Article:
4. Where possible, try to give the other person an out. “I get the feeling that maybe you’ve been exercising before work recently. In any case, we work so closely together that I’m wondering if I can talk about a change that’s affecting our working environment.” “I get a strange scent or aroma when I’m close to your desk and also when we meet in my office – could it be your deodorant?

5. Thank the person for listening. “Thanks for your understanding with this, I really appreciate it”.

Raising sensitive issues with work colleagues is one of the hardest occurrences any of us will have to face. Using the above five steps should make it a little smoother, although it can still be quite confronting.

And to return to the stolen lunch situation, as they say in the classics “prevention is better than cure”. So, you may consider (apart from eating out every day):

  • Get a cute bag, e.g. a pretty pink bag or cloth-covered coloured container.
  • Put your name on it.
  • “Please leave this in the fridge, as I’m coming back for it. Signed, John Smith”. This personalises it, so that the perpetrator is less likely to steal from someone (there are always exceptions, of course)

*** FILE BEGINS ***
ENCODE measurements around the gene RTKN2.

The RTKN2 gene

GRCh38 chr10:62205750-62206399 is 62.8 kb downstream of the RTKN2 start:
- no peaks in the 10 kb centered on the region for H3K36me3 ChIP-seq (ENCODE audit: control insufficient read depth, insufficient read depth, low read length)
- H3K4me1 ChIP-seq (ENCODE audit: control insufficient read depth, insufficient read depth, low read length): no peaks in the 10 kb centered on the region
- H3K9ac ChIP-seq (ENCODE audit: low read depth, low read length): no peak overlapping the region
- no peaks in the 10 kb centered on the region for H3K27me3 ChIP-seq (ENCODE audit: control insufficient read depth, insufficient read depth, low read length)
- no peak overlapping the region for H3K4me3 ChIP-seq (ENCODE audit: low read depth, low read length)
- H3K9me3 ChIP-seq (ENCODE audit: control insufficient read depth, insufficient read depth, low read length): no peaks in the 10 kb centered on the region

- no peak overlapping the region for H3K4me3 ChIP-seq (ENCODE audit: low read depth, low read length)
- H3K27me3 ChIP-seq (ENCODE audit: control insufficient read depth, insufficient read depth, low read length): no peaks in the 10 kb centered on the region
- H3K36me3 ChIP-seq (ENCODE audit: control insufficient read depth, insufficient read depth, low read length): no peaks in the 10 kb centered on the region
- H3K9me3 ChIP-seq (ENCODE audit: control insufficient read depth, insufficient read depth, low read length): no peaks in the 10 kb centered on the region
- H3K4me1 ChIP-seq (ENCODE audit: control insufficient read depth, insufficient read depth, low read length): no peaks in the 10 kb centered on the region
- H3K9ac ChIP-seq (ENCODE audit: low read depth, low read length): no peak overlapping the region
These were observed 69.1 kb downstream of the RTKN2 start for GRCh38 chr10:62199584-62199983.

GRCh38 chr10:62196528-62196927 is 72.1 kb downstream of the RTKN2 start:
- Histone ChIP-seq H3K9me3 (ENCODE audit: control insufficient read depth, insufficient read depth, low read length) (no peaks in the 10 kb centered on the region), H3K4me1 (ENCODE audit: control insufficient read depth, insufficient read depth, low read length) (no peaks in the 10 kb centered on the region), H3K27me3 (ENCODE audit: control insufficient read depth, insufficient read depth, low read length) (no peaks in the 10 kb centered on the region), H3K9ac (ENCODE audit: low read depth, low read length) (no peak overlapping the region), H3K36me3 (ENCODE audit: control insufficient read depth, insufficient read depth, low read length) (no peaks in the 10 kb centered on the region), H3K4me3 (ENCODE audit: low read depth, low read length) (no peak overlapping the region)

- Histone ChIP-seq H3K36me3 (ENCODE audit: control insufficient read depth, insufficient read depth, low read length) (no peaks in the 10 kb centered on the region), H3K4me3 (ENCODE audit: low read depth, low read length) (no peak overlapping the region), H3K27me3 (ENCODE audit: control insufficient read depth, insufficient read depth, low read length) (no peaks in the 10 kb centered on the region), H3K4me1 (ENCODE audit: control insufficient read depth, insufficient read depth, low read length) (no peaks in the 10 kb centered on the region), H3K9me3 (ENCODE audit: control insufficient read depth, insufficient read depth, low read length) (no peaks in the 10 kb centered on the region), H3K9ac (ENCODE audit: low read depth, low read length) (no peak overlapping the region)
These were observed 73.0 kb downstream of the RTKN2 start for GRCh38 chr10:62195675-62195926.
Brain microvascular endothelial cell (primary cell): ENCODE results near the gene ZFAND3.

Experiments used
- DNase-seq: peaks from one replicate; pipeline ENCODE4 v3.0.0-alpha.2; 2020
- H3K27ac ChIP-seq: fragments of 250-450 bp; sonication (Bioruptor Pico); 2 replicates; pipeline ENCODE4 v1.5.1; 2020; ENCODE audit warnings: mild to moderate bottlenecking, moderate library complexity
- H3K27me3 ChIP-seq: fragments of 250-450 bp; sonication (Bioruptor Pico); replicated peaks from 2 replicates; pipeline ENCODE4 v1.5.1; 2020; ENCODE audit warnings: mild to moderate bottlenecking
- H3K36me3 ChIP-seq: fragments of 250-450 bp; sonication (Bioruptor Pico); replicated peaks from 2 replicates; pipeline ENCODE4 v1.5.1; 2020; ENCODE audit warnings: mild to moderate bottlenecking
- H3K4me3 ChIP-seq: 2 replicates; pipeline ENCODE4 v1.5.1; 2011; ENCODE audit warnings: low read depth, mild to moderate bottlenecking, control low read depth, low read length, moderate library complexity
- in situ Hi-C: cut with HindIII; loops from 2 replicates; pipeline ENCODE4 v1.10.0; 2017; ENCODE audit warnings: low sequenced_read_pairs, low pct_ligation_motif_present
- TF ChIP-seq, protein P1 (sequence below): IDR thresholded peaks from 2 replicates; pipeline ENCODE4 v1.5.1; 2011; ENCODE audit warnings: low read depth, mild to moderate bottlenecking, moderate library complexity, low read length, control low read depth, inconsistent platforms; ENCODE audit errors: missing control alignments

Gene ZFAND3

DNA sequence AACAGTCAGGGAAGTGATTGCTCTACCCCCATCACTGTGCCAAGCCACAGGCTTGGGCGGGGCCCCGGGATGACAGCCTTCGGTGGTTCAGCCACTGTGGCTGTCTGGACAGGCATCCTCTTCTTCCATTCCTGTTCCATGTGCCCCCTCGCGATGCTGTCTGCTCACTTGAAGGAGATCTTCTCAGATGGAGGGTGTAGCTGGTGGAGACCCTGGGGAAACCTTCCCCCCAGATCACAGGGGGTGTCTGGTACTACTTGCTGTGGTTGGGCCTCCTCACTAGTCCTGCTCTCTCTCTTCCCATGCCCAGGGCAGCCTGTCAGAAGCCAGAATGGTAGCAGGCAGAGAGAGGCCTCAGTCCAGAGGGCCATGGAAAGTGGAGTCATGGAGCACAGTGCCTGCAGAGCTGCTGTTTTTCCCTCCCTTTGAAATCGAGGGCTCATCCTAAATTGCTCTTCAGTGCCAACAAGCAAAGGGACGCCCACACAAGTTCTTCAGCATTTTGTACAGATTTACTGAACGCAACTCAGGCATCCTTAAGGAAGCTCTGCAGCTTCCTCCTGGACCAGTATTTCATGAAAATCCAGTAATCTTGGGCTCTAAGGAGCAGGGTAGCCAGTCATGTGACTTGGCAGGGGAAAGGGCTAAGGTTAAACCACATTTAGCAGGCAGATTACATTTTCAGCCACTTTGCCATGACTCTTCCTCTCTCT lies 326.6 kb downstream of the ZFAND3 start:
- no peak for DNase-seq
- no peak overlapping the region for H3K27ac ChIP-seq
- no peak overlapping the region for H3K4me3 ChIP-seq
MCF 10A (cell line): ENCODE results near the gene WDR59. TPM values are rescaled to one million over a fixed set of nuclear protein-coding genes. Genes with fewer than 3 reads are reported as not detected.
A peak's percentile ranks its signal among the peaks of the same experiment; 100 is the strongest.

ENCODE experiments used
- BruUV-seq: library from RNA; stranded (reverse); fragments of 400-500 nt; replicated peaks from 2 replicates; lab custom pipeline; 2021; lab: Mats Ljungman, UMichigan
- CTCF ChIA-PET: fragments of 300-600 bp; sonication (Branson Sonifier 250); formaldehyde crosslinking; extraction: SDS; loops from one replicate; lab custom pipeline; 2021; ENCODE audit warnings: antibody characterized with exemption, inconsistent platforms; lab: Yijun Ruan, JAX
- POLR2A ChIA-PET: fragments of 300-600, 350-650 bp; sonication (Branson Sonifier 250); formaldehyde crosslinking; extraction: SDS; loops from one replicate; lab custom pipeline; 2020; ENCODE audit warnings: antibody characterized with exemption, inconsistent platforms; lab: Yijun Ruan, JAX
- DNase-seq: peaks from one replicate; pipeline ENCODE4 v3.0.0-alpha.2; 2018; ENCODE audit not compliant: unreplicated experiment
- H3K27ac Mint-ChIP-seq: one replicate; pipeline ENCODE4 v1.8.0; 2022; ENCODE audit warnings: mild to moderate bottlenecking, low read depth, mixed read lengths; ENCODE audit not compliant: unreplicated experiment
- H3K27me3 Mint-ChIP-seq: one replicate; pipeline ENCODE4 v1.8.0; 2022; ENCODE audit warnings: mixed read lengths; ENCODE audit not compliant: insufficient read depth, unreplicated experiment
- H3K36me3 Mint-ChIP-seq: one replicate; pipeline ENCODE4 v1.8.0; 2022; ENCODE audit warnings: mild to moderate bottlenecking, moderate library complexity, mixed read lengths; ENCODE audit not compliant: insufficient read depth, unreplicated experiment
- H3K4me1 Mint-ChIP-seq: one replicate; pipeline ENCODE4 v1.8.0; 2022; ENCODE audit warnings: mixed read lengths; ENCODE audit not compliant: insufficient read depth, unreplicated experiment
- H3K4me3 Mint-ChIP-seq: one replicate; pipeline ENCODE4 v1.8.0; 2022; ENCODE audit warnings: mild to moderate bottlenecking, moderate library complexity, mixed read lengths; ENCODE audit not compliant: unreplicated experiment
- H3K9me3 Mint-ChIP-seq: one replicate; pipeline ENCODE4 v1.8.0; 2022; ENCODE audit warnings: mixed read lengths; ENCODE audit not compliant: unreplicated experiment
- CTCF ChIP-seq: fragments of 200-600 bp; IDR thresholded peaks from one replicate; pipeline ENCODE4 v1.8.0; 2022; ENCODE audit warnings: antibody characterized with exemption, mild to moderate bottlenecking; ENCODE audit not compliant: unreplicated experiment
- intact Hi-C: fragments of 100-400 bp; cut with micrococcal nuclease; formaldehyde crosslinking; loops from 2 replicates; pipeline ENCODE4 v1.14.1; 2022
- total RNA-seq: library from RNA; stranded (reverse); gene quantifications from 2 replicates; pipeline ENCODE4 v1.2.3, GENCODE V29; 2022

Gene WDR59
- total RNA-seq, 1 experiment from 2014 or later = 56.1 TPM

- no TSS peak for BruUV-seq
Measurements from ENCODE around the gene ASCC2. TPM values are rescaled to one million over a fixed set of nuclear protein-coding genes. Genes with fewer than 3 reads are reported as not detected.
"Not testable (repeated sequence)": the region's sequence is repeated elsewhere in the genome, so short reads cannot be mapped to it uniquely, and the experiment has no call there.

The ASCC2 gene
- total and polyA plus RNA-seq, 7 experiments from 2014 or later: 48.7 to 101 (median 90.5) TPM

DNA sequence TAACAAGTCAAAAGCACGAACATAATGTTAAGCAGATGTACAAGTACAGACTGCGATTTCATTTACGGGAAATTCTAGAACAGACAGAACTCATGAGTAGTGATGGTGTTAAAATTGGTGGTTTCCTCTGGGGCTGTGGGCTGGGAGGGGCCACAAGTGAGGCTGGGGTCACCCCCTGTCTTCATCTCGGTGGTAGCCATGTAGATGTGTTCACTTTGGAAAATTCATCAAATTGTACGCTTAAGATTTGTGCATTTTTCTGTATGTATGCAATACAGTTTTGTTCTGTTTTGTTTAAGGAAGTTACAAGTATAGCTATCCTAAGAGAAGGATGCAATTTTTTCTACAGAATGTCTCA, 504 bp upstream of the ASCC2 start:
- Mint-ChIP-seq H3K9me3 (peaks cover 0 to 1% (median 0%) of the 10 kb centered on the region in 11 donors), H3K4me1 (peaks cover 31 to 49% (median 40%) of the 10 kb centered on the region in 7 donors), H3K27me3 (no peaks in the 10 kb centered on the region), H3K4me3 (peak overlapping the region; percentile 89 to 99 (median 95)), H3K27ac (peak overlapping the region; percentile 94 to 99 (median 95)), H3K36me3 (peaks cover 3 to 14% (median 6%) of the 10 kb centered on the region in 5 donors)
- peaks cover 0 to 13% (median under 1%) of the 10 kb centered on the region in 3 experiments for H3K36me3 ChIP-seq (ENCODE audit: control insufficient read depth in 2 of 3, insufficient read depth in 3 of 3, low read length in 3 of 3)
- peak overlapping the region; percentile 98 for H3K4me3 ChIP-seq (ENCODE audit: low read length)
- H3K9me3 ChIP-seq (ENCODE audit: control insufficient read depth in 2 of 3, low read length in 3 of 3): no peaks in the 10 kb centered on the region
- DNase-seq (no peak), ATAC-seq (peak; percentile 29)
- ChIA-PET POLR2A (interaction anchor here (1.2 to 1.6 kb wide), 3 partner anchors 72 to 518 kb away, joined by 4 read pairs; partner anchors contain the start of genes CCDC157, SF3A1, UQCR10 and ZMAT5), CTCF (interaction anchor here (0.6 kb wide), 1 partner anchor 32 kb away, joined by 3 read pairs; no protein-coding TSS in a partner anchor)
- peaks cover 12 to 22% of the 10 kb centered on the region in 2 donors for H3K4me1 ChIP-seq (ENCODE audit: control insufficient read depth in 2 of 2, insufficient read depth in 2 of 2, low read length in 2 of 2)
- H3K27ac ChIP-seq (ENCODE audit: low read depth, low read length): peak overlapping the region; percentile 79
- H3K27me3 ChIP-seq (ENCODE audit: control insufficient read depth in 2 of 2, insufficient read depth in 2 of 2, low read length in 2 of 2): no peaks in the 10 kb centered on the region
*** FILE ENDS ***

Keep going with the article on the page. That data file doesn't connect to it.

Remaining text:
And if all else fails … someone suggested to me, “Lace your food with laxatives … then watch who runs to the toilet … that should flush them out!​”

 

Sydney Trains and Bridge

The Train Story – a journey, an experience, and a feeling!

March 21, 2017 No Comments

Bob Selden ©2017

I was travelling by train from Circular Quay to Central (in Sydney) one morning some years ago. Quietly sitting there reading, I found myself suddenly listening to the train guard’s announcements. Now train travellers reading this will readily testify that when the guard makes an announcement, rather than the recorded message, it’s often quite dull or hard to understand. Whether it’s the recorded message or the guard’s message, few people (apart from tourists) listen to these messages.

This one was different.

Napoleon

How to structure your organisation – Napoleon had a few clues!

March 21, 2017 No Comments

Andrew O’Keeffe ©2017

Napoleon Bonaparte knew a thing or two about organisational structure. After a coup in 1799 in which he was the major force, he structured the French government so he had a line of sight to seven functions: army, navy, finance, police, justice, home affairs and government.

Education in Australia

The Ranking Games – A Hunger to be First

February 7, 2017 No Comments

Jackson Rose ©2017

This article is written in response to Professor Steven Schwartz, chair of the Australian Curriculum, Assessment and Reporting Authority appearing on the 60 minutes TV show, 06/02/2017. It addresses the failures of the current Australian Education System to support young adults in their development, suggests some alternatives, and calls for changes to the current system.

Pitting students against one another in a competitive fashion may force some to rise to the challenge. However, for the majority of students the idea that their final year of school comes down to a direct competition with their peers is enough to dishearten them.